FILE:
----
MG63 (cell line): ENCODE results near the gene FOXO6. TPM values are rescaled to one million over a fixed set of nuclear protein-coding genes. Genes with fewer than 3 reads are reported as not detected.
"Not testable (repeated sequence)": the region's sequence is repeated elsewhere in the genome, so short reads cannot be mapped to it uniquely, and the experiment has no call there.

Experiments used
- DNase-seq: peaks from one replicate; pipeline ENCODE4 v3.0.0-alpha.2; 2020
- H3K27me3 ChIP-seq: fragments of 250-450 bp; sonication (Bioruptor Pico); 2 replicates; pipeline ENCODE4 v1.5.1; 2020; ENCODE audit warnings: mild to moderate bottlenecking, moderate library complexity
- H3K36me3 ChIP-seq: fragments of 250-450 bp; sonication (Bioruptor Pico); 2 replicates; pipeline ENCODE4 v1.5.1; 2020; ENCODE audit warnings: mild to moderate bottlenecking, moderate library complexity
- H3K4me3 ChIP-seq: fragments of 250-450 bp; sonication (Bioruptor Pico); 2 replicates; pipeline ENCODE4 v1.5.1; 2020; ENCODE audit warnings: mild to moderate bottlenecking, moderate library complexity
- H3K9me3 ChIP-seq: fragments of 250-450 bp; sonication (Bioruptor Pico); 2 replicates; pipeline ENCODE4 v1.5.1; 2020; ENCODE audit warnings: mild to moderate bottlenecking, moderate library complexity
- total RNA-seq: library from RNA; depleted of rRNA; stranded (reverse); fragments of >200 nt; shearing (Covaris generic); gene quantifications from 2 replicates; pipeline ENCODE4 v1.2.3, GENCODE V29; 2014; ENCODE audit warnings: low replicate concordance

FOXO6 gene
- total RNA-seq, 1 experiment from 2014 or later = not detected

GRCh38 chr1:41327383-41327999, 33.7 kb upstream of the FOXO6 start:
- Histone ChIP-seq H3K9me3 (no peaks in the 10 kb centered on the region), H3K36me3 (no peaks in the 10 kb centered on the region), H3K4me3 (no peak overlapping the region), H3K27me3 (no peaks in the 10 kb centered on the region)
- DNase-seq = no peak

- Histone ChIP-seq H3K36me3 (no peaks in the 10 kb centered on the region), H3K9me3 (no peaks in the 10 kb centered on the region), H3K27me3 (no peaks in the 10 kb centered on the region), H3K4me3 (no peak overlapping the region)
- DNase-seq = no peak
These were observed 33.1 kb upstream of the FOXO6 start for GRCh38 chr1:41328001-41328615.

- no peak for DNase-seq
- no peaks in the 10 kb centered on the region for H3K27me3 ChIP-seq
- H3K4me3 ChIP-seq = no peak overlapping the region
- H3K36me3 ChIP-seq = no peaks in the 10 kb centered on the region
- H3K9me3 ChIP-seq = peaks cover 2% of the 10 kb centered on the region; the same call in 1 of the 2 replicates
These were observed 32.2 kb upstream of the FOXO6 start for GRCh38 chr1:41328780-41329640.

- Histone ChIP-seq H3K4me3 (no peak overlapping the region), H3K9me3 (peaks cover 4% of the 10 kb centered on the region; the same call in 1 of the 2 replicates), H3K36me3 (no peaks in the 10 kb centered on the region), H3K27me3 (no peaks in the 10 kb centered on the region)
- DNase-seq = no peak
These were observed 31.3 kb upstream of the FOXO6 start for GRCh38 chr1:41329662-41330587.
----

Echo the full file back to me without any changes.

MG63 (cell line): ENCODE results near the gene FOXO6. TPM values are rescaled to one million over a fixed set of nuclear protein-coding genes. Genes with fewer than 3 reads are reported as not detected.
"Not testable (repeated sequence)": the region's sequence is repeated elsewhere in the genome, so short reads cannot be mapped to it uniquely, and the experiment has no call there.

Experiments used
- DNase-seq: peaks from one replicate; pipeline ENCODE4 v3.0.0-alpha.2; 2020
- H3K27me3 ChIP-seq: fragments of 250-450 bp; sonication (Bioruptor Pico); 2 replicates; pipeline ENCODE4 v1.5.1; 2020; ENCODE audit warnings: mild to moderate bottlenecking, moderate library complexity
- H3K36me3 ChIP-seq: fragments of 250-450 bp; sonication (Bioruptor Pico); 2 replicates; pipeline ENCODE4 v1.5.1; 2020; ENCODE audit warnings: mild to moderate bottlenecking, moderate library complexity
- H3K4me3 ChIP-seq: fragments of 250-450 bp; sonication (Bioruptor Pico); 2 replicates; pipeline ENCODE4 v1.5.1; 2020; ENCODE audit warnings: mild to moderate bottlenecking, moderate library complexity
- H3K9me3 ChIP-seq: fragments of 250-450 bp; sonication (Bioruptor Pico); 2 replicates; pipeline ENCODE4 v1.5.1; 2020; ENCODE audit warnings: mild to moderate bottlenecking, moderate library complexity
- total RNA-seq: library from RNA; depleted of rRNA; stranded (reverse); fragments of >200 nt; shearing (Covaris generic); gene quantifications from 2 replicates; pipeline ENCODE4 v1.2.3, GENCODE V29; 2014; ENCODE audit warnings: low replicate concordance

FOXO6 gene
- total RNA-seq, 1 experiment from 2014 or later = not detected

GRCh38 chr1:41327383-41327999, 33.7 kb upstream of the FOXO6 start:
- Histone ChIP-seq H3K9me3 (no peaks in the 10 kb centered on the region), H3K36me3 (no peaks in the 10 kb centered on the region), H3K4me3 (no peak overlapping the region), H3K27me3 (no peaks in the 10 kb centered on the region)
- DNase-seq = no peak

- Histone ChIP-seq H3K36me3 (no peaks in the 10 kb centered on the region), H3K9me3 (no peaks in the 10 kb centered on the region), H3K27me3 (no peaks in the 10 kb centered on the region), H3K4me3 (no peak overlapping the region)
- DNase-seq = no peak
These were observed 33.1 kb upstream of the FOXO6 start for GRCh38 chr1:41328001-41328615.

- no peak for DNase-seq
- no peaks in the 10 kb centered on the region for H3K27me3 ChIP-seq
- H3K4me3 ChIP-seq = no peak overlapping the region
- H3K36me3 ChIP-seq = no peaks in the 10 kb centered on the region
- H3K9me3 ChIP-seq = peaks cover 2% of the 10 kb centered on the region; the same call in 1 of the 2 replicates
These were observed 32.2 kb upstream of the FOXO6 start for GRCh38 chr1:41328780-41329640.

- Histone ChIP-seq H3K4me3 (no peak overlapping the region), H3K9me3 (peaks cover 4% of the 10 kb centered on the region; the same call in 1 of the 2 replicates), H3K36me3 (no peaks in the 10 kb centered on the region), H3K27me3 (no peaks in the 10 kb centered on the region)
- DNase-seq = no peak
These were observed 31.3 kb upstream of the FOXO6 start for GRCh38 chr1:41329662-41330587.